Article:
Farmers aren’t short on decisions to make on any given year, and canola growers choosing a specific variety will dictate, for the most part, whether they will be swathing or straight-cutting come harvest time.
On this episode of the Canola School, we talk with Jaden Wood-Sparrow, agronomy lead with G-Mac’s AgTeam, about swathing vs. straight cutting and when the lines between the two may get blurred. In this video, we discuss the differences in canola varieties and how they pertain to swathing or straight cutting, the benefits to each method, and when you may swath a straight cut variety and vice versa.
Canola varieties can suit either harvest method (ask your seed rep to make sure!) but farmers should be mindful of other factors outside of swathing or straight cutting when deciding on a variety to seed in the spring, including soil type and climate. For all considerations, Wood-Sparrow says that being able to capitalize when the plant reaches prime maturity, is the goal.
For those in regions similar to northern Saskatchewan, he says a long maturity variety will not likely be a good choice for farmers as they may struggle to to get their crop in the bin before winter comes. Alternatively, in areas similar to southern Saskatchewan, he says that although maturity within the variety is less of a concern when it comes to having time to get it into the bin, soil type will be a factor in the rate at which the plant matures and when the crop will be ready.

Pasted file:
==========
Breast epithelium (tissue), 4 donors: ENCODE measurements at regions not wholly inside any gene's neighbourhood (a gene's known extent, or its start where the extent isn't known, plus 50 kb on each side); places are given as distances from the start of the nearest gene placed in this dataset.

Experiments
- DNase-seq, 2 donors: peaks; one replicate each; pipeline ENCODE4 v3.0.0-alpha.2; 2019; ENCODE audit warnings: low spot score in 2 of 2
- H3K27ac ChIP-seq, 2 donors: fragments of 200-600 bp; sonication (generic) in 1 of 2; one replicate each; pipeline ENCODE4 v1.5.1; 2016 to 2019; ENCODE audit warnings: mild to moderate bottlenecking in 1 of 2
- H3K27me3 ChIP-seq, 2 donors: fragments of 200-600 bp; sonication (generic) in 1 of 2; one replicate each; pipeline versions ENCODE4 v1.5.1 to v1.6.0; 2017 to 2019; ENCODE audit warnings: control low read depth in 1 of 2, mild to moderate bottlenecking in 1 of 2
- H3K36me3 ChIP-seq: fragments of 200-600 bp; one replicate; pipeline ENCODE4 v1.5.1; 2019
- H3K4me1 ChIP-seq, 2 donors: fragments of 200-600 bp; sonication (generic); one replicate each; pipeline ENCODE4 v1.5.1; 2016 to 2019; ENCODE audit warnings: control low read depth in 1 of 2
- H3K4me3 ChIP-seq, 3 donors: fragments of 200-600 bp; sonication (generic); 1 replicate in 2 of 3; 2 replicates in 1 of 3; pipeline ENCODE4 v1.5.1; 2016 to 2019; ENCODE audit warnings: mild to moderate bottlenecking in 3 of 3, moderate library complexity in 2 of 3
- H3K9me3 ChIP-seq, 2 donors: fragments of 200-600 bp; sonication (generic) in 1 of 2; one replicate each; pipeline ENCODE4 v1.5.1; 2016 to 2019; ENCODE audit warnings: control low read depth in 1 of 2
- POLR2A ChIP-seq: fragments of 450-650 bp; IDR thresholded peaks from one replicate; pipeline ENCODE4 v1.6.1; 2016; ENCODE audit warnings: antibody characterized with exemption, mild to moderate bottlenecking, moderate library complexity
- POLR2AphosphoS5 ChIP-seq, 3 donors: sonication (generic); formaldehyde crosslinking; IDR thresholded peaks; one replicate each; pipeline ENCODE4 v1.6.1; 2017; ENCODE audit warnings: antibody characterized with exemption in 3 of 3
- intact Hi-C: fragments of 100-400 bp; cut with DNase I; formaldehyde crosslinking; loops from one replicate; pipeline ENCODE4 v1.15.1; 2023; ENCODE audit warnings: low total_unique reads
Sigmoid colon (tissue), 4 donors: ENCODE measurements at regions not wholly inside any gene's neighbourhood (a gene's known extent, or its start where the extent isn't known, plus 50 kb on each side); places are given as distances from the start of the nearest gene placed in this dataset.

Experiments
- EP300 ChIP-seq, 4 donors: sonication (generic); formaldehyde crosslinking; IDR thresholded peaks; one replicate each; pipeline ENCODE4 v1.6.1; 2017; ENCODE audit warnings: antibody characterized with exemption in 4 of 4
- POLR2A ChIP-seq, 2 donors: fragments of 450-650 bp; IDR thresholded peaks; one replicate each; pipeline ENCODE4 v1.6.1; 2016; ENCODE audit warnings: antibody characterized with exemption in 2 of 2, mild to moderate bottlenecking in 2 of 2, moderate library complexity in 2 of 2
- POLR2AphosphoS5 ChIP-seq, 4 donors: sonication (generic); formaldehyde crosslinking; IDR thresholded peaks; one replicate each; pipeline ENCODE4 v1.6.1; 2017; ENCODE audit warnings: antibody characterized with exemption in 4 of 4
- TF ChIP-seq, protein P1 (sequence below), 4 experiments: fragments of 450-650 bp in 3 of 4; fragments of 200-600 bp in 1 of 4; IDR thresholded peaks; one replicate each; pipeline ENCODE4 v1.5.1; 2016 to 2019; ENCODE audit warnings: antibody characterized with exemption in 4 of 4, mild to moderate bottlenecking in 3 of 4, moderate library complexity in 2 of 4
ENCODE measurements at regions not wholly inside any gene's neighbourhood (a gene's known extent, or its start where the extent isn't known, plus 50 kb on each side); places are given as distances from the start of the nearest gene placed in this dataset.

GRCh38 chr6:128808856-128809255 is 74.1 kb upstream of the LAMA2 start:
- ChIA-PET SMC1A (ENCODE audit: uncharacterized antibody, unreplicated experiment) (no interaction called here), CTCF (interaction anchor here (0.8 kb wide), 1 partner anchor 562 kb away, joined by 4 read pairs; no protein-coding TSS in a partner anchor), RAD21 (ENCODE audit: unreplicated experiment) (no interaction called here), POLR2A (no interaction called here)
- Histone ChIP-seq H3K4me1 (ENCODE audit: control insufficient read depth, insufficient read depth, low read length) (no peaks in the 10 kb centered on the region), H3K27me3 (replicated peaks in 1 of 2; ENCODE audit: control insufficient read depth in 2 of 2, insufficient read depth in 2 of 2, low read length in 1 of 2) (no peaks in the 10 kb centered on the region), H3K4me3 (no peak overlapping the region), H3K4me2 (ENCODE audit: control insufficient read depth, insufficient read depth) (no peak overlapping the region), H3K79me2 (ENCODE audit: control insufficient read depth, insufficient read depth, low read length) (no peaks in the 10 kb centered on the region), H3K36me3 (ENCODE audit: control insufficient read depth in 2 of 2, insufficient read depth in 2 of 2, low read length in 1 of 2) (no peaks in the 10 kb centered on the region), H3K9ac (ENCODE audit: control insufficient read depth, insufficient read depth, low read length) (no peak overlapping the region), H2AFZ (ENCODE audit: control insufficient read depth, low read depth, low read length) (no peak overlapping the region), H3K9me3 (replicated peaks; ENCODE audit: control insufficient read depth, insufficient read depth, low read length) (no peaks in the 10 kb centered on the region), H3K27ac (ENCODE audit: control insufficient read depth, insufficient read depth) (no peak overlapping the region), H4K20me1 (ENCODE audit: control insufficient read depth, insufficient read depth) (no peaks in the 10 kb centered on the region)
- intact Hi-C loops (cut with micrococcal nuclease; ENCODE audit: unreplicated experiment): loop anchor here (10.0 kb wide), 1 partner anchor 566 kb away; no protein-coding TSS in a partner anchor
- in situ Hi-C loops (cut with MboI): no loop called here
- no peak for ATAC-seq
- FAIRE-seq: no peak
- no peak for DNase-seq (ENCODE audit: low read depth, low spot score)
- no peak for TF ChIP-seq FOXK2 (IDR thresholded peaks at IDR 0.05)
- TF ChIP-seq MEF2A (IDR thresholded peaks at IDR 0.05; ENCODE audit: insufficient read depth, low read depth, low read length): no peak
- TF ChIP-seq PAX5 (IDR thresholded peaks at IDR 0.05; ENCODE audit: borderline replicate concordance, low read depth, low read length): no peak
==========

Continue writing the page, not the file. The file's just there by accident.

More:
“When you’re considering your soil type and picking a variety, generally a sandier soil will bring in a crop sooner than a heavy clay soil just because it runs out of moisture a little sooner, and that crop matures a little bit quicker,” he says.
Depending on climate, soil, growing season and other factors, arguments could be made for the benefits of either method.
“The pros of straight cutting is you only have to go over the field once with one piece of machinery which is really nice. And, and you do tend to get a little bit more yield. If you’re swathing it, you’re shutting down that plant a little bit early, and those top pods don’t have as good of a chance to fill,” says Wood-Sparrow. “The benefits of swathing is you have that even maturity, you know, you’re not waiting for green areas to come in, you’ve killed all of the plants at once, when you go in there and swath it, and you know that in two to three weeks, you’re going to be able to go in there and you’re going to be able to combine that and you’re going to be able to get it in the bin.”
Wood-Sparrow discusses other considerations including when it would make sense to switch methods in the video below:
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